Charlotte Observer
, Sun, Oct. 17, 2004,  REVIEW 
        


Frida Kahlo's life inspires poems of glory, damage

CLAIRE BATEMAN
Special to the Observer
Lucinda Grey, Frida Kahlo, Federico Garcia Lorca, Diego Rivera


THE WOMAN WHO HAS EATEN THE MOON

By Lucinda Grey. Wind Publications. 85 pages. $14.

Frederico Garcia Lorca famously gave this description of the Spa
nish term "duende":  "... [it] is a power and not a behavior, it is a struggle and not a concept. I have heard an old master guitarist say: Duende is not in the throat; duende surges up from the soles of the feet. Which means it is not a matter of ability, but of real live form; of blood; of ancient culture; of creative action."

With her magical, image-driven collection of brief lyric poems, Lucinda Grey of Charlotte immerses the reader in duende through her portrayal of Frida Kahlo's life -- her artistic vision and exertions, her romantic blisses and miseries, her medical ordeals. Grey explores issues of kinship, passion and betrayal: "A woman in love/poised between doubt and belief/is a locust stretching through a chink/in the crusty shell, looking down/on what was the body, surprised/by the resonant thrumming of wings" ("Metaphor").

Much of the book deals with paradox: Everything that promises transcendence and transformation -- the body, romance and even language itself -- eventually fails due to distortion, breakdown, catastrophe, or simple insufficiency. Yet both despite and through these failures, Kahlo embraces the fractured beauty of life itself. In almost every one of these 64 poems, Grey portrays glory as inseparable from damage, not only in Kahlo's story, but in the lives of artistic and political luminaries of the time: Lorca, Georgia O'Keefe, Salvador Dali and Kahlo's husband, Diego Rivera.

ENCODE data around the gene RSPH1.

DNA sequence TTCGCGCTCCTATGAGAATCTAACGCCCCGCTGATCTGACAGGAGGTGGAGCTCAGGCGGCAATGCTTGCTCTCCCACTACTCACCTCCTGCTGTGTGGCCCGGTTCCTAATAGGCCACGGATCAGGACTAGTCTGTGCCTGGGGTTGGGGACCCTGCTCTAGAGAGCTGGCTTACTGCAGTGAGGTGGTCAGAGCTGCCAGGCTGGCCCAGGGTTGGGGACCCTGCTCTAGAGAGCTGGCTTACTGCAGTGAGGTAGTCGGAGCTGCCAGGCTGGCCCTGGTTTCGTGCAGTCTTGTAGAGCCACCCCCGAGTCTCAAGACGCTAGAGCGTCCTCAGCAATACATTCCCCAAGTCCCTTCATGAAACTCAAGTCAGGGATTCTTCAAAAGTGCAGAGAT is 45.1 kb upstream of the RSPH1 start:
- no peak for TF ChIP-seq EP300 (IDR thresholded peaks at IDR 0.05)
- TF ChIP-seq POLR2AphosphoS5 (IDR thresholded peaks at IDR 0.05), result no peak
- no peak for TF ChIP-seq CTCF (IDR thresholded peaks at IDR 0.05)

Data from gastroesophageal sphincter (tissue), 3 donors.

The presence of these historical personages in the form of letters (such as "Letter from Lorca to Dali") and dramatic meditations/soliloquies (such as "The Flower and the Bone, 1938") prevents the book from being claustrophobic and creates breathing room for the reader by conveying a sense of the artistic and political landscape of the times.

"Stay with us for a while, dark one,/ open your throat, let your music wound/us still," cries the Kahlo persona in "Dali's Triple Portrait of Garcia Lorca," celebrating duende, emphasizing yet again the connection between art and woundedness. The poem also foreshadows the murder of Lorca, a major theme of the book, culminating in "Oh Lovely Granada," which is as much a lament for Granada as for Lorca himself.

In this volume, landscape exerts as much force as any of the human characters, or perhaps even more, since color, texture, density, light, and the mysteries of surfaces as they reflect, reveal, or conceal, are what sustain Kahlo through all her tragedies, as in "Sometimes the Body Turns," reprinted [below].

At times, I felt that certain passages in this book seemed overwritten -- "the guitar's moan climbing her thighs" and "I water you with stars that sizzle in my thighs" -- but Kahlo would not have been one to gravitate toward the poetry of understatement, so I am willing to give the persona the benefit of the doubt!

Many of Grey's poems focus on specific Kahlo paintings, and there are references to Kahlo's life that might seem oblique to readers unfamiliar with her history. So it would behoove the reader to do a little research before picking up this book.

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SOMETIMES THE BODY TURNS 

against itself, a foot slips, 
a bone breaks. 
When my grandmother was dying, 
my mother fell, fracturing two ribs. 
I have been that lonely. 
But often after another sorrow 
the body falls another way -- 
into bliss. 

            At high tide I woke 
to the chug of a fishing boat 
below my window. 
A light on the prow brought 
the shallow bottom up 
and there like love, green stones 
shining among the brown, 
and fish, bright slivers. 

The heart, that determined mussel, 
spinning luster from abrasion.


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Claire Bateman is a poet and creative writing instructor in Greenville, S.C.